If a 30-year-old woman experiences painful burning when she urinates, it’s almost certain she has a urinary tract infection. But an elderly urinary tract infection rarely causes such clear symptoms and might not involve pain or discomfort at all. “As you get older your immune response changes; it’s part of normal aging,” says Anna Treinkman, a nurse practitioner at the Rush Alzheimer’s Disease Center in Chicago and president of the National Conference of Gerontological Nurse Practitioners. In fact, a sudden change in behavior is one of the best indicators of a urinary tract infection in older adults. Some common warning signs might include the onset of elderly urinary incontinence, confusion, or not being able to do tasks the patient could easily do a day or two before. “Anytime there’s a change in an older adult… if one day they’re able to dress themselves or feed themselves and then there’s a sudden change, a red flag should go up in a caregiver’s mind,” Treinkman says.
Half of all women will develop a urinary tract infection (UTI) in their lifetimes. Ranking as the body’s second-most common infection type, UTIs in women—and less often in men—account for about 8.3 million doctor visits each year, according to the National Center for Health Statistics. Typically, UTIs, also known as bladder infections, are easy to cure. But if left untreated, the infection can spread and develop into far more serious conditions. UTIs, for instance, are a leading cause of sepsis, a potentially life-threatening infection of the bloodstream.
“A bladder infection places stress on the body,” says Dr. Mary Ann Forciea, an associate clinical professor for the University of Pennsylvania Health System. That stress can result in confusion and abrupt changes in behavior in older adults with an elderly urinary tract infection. And for people suffering from Parkinson’s disease, Alzheimer’s disease, or other dementia, “any kind of stress, physical or emotional, will often make dementia temporarily worse,” Forciea says.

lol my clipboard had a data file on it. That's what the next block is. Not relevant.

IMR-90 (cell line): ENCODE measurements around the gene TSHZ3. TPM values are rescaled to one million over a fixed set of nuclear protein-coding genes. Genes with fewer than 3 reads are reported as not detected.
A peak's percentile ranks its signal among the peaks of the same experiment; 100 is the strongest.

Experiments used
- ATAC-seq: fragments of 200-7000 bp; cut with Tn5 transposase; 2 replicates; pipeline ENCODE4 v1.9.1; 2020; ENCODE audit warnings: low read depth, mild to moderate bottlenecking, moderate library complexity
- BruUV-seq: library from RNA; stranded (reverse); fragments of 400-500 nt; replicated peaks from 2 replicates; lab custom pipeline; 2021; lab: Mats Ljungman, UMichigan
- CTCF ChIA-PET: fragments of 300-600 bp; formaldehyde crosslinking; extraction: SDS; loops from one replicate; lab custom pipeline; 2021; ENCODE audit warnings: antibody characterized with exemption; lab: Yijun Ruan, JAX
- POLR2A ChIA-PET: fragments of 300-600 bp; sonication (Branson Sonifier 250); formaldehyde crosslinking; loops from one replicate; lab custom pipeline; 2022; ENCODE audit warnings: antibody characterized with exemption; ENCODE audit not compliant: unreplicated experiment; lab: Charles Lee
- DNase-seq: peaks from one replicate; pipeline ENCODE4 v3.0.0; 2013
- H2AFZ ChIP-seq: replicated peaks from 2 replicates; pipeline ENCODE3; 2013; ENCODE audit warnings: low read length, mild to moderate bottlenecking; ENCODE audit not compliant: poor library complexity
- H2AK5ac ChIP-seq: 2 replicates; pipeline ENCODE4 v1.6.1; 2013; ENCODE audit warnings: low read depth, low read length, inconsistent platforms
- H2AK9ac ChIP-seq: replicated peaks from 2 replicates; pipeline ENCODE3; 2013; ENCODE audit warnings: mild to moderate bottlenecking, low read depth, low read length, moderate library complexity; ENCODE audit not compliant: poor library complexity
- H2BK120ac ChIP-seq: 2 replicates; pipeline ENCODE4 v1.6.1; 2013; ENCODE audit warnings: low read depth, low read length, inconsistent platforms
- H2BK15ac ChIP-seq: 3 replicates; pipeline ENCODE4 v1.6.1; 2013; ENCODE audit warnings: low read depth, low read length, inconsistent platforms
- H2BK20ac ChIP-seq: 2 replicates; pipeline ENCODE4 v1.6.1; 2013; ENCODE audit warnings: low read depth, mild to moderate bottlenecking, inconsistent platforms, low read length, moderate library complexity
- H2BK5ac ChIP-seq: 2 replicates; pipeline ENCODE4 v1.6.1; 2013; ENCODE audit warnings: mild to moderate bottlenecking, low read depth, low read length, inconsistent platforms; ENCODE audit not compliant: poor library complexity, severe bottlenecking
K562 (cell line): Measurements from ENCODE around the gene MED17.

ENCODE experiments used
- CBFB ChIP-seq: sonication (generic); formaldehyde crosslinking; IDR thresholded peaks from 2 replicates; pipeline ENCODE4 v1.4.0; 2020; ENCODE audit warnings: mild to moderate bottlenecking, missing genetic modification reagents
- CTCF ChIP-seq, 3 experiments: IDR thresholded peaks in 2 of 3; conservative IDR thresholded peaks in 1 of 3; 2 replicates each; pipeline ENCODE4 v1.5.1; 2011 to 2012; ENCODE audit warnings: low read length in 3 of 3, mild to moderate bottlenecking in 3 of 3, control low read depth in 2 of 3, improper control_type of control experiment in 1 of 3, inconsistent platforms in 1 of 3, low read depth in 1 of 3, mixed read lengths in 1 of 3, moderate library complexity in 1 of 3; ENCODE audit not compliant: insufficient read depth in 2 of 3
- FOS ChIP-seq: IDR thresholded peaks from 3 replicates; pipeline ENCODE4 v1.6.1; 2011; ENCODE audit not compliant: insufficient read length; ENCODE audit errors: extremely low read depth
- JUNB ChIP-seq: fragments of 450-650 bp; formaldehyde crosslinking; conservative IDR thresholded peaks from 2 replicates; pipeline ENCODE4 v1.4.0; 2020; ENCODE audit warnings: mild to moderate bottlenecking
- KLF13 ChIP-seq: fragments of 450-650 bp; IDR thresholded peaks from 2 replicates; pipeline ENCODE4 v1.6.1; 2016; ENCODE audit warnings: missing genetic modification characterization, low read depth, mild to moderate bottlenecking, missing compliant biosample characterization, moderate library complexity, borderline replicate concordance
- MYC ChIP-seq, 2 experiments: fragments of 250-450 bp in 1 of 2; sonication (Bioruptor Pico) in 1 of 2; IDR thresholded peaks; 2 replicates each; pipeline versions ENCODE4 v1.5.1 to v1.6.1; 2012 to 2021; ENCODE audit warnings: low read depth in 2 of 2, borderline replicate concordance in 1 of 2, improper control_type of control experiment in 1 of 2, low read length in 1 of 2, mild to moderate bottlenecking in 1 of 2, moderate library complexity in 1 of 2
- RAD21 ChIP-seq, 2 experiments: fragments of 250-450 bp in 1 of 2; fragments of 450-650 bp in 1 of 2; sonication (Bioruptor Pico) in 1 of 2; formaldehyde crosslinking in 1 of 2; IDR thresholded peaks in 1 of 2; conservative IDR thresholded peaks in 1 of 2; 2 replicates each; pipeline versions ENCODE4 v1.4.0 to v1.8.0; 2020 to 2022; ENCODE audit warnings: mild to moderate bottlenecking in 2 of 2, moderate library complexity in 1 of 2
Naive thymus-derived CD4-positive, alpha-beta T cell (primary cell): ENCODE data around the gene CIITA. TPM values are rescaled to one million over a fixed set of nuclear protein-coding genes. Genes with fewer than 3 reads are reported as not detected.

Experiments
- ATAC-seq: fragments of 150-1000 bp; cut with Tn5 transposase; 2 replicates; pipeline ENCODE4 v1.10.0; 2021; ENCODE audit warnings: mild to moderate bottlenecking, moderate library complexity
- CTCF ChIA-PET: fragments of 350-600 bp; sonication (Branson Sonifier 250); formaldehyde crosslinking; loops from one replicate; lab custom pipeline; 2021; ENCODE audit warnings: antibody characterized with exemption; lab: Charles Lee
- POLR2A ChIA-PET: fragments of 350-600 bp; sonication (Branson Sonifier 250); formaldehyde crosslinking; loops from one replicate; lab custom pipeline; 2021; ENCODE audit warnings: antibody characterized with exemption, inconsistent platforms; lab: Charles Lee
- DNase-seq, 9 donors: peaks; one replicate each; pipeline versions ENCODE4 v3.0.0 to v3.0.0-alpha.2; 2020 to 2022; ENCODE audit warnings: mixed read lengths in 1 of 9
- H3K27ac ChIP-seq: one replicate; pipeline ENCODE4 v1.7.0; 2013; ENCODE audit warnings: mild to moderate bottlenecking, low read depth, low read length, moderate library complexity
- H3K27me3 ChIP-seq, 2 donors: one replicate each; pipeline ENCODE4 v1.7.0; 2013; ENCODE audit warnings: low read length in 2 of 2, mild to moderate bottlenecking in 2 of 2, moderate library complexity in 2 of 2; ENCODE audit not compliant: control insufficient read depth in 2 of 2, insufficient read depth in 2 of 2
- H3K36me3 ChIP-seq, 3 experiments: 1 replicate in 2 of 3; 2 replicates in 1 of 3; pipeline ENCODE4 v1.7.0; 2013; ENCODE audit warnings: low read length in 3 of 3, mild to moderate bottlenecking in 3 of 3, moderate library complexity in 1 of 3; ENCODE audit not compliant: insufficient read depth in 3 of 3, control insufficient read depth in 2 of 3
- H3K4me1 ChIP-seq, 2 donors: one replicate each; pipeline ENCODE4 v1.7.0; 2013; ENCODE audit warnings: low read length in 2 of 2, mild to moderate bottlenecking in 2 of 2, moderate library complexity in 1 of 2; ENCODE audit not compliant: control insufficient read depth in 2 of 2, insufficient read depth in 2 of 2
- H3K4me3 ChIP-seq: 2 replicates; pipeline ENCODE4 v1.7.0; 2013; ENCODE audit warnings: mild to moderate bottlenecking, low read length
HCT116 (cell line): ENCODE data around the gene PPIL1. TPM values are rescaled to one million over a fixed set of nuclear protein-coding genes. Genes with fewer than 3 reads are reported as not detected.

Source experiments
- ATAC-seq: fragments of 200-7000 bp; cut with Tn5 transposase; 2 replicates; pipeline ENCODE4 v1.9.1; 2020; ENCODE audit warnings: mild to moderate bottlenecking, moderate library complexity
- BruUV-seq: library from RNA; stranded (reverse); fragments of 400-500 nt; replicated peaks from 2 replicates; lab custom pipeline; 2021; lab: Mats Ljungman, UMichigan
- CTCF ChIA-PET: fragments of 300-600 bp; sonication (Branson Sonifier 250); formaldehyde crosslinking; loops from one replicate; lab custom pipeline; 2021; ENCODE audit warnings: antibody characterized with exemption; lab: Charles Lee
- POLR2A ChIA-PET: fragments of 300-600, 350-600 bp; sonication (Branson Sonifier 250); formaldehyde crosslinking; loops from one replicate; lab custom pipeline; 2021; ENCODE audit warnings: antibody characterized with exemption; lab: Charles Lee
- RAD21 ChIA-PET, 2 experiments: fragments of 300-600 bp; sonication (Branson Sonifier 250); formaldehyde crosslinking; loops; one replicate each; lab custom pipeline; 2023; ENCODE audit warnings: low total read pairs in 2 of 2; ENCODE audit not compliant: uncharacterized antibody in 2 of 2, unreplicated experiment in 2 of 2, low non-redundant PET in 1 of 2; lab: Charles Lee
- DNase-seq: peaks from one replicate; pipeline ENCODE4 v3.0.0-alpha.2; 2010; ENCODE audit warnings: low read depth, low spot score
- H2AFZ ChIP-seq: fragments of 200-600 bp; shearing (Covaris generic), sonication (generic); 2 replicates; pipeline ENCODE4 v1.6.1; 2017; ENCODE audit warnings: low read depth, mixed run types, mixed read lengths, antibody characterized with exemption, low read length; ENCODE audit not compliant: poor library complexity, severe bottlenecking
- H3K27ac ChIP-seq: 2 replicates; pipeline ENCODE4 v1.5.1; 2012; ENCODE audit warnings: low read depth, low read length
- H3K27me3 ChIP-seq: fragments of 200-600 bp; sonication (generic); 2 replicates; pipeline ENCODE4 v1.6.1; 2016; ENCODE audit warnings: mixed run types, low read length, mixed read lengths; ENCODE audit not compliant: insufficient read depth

Causes and Symptoms
The kidneys, ureters, bladder, and urethra work together to rid the body of urine: the kidneys remove extra liquid and waste from the blood in the form of urine, the ureters carry the urine from the kidneys to the bladder, and the bladder stores the urine until it is emptied through the urethra.
An infection can occur when bacteria cling to the opening of the urethra and begin to multiply. UTIs are thought to be much more common in women because the urethra is shorter in women than in men, giving bacteria—which live in the rectal area and also on a person’s skin—an easier route into the body.
The most common diagnosis is cystitis, the infection and inflammation of the bladder, which causes frequent and painful urination. However, other parts of the lower and upper urinary tract system can become infected. As a general rule of thumb: the higher up the infection in the urinary tract system, the worse it is.
Burning urination is often the result of urethritis, the infection of the urethra. In men, urethritis can also cause penile discharge. Pyelonephritis occurs when a bladder infection spreads to the kidneys. It can cause upper back and flank pain, shaking, chills, nausea and vomiting. UTIs in men can lead to prostatitis, or enlargement of the prostate gland, the male organ that produces semen, which is located just below the bladder.
Forciea says it’s helpful to think of the prostate as shaped like a doughnut. Urine comes out of the prostate’s center. As the prostate swells, the opening for urine shrinks, making it more difficult to urinate. Some swelling of the bladder wall can block the exit path of urine, resulting in a bladder outlet obstruction. A key indicator that the outlet is beginning to close, Forciea says, is if the patient starts to urinate more frequently. If his usual tendency is to void every two hours and now he’s urinating every thirty minutes, that’s a sign that the outlet is beginning to close and only small amounts of urine are passing through.
Other symptoms of a UTI include: general discomfort, a feeling of being over-tired, blood in the urine, and pain even when not urinating. Men might feel fullness in the rectum. Back and side pain can indicate the infection has reached the kidneys. An elderly person will rarely get a fever, but if an older patient has one it is considered an emergency. “It shouldn’t be taken lightly,” Treinkman says. “If they do have a fever, it’s a serious infection.”